- ATM/money exchange
- Open checking account for taxi fees?
- Adapter/help with adapters
- Clocks or clock and watch to tell time here & in USA
- How to make calls out of room?
I was pleasantly surprised to be able to cross many of these items off my list after breakfast, but I still thought that Sonu could help with the remaining ones.
He took me to an ATM. The first one was out of order and we had to find a second. At the second machine, I inserted my card and entered my pin. It asked for the denomination in 100s. I keyed in 800 rupees. It asked for the denomination in 100s. I again keyed in 800 rupees. This happened about four more times, then I noticed a line forming behind me. I looked to the guard at the door (there are guards at every ATM) for help. He acted like I'd never ask. "Yes," he said. I said, "I'm trying to get money but it isn't working. I'm asking for 800 rupees but it just keeps saying enter a denomination in the 100s."
"No," he said, smiling, "Thousands. One thousand rupees minimum."
So I entered one thousand rupees and out came my exotic cash, to the relief of the men in the queue behind me.
Next, Sonu took me to a shop that had an adapter I could use with my hair dryer (the power strip from the Ahuja Residency was all taken up with cell phone chargers and what-not). Then he took me to Khan Market, "Very very nice market. Very expensive." I wondered why we couldn't go to a cheap market, but didn't want to ask a lot of questions. Here, he said, I could find a clock, as there was no clock in my room--another source of my disorientation on the night of my arrival. I didn't know what time it was here; I didn't know what time it was at home. I felt I had flown out of the world instead of across it.
The digital clock cost 250 rupees, which is about six dollars. I thought that was okay. Then I asked for a watch so I could keep that set to American time so I'd know when I could call home. The watch would cost me 900 rupees, which I didn't have left after buying the clock and the adapter. The second man at the clock shop offered me a cookie. I said no thanks, but he said, "No, take." So I shoved a dry cookie into my mouth and said I'd have to decline the watch. The first man asked, "How much money do you have left?" I looked in my wallet and saw 400 rupees. He considered the bargain then shook his head. 400 rupees wouldn't work. Then he began talking to Sonu in Hindi. They conversed for a while, then the man turned to me. "Okay," he said. "He will pay, then you pay him back. I know him. Is good man." Sonu was reaching for his wallet. I said absolutely not. I didn't want my driver fronting money for me. The man considered for a moment then said, "All right then, you pay me back when you can. I trust my God. If I do good in business, I have good business."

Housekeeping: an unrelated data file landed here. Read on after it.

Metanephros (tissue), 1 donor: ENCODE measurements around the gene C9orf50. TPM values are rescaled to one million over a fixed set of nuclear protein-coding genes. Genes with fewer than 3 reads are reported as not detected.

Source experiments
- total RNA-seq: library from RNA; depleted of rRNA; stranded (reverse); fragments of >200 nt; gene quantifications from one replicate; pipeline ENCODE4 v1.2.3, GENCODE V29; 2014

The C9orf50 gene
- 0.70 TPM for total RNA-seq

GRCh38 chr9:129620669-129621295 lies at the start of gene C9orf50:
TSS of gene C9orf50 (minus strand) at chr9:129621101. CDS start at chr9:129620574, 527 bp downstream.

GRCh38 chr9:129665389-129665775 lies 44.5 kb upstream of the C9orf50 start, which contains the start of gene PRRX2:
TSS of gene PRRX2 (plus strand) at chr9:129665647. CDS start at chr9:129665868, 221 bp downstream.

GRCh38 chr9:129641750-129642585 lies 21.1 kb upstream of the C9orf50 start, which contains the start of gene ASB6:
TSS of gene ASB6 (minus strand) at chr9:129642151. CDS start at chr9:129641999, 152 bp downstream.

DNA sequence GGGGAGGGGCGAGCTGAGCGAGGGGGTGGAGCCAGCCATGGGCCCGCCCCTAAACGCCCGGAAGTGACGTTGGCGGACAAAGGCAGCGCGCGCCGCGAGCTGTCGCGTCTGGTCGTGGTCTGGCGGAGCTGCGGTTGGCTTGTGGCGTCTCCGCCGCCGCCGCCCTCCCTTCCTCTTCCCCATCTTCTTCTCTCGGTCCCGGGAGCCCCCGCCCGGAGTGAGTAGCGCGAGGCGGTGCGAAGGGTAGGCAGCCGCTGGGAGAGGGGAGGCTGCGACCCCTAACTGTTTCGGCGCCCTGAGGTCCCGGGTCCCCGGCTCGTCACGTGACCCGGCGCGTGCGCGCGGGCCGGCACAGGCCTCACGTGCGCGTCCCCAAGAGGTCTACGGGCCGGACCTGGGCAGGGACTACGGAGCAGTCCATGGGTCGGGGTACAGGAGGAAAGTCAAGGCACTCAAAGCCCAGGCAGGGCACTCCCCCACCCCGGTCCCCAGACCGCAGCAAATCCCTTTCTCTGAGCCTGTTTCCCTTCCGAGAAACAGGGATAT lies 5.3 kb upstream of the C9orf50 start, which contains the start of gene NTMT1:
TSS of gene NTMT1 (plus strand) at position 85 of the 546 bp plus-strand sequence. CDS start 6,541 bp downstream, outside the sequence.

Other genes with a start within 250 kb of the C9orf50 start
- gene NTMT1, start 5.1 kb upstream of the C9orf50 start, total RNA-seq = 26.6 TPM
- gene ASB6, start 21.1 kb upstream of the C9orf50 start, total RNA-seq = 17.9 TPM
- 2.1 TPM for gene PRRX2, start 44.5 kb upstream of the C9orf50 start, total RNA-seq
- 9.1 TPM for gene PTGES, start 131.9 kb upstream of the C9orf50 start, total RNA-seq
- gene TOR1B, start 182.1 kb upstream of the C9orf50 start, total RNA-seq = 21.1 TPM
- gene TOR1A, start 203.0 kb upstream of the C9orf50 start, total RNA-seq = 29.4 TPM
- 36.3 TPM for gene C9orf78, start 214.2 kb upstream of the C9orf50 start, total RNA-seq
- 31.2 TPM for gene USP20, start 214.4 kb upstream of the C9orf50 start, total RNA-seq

So off I walked with a Gucci knock-off and digital clock. Sonu was driving me home when he asked, "Would you like to see Indian handicrafts? 15 minutes." I thought maybe I only had 15 minutes left with him as my driver. Then I figured out that he meant the "Indian handicrafts" would take 15 minutes to get to.
I recalled the "scam" I'd heard about in the guidebooks and from Brendan wherein a driver takes an unsuspecting customer to a specific shop and, in turn for bringing in business, gets a cut of any profits that are made. "Don't go look at carpets," Brendan had said.
I'd already agreed to go look at the Indian handicrafts by the time I'd figured out what was going on, so I figured I'd be a sport and see what happened. We drove to a store nestled under a highway. Across the street is a village of hovels and makeshift shelters built out of discarded construction materials and fallen tree limbs inhabited by people whose only possessions appear to be garbage: filthy blankets, used 2 liter bottles. One man is using a stack of paper as a pillow.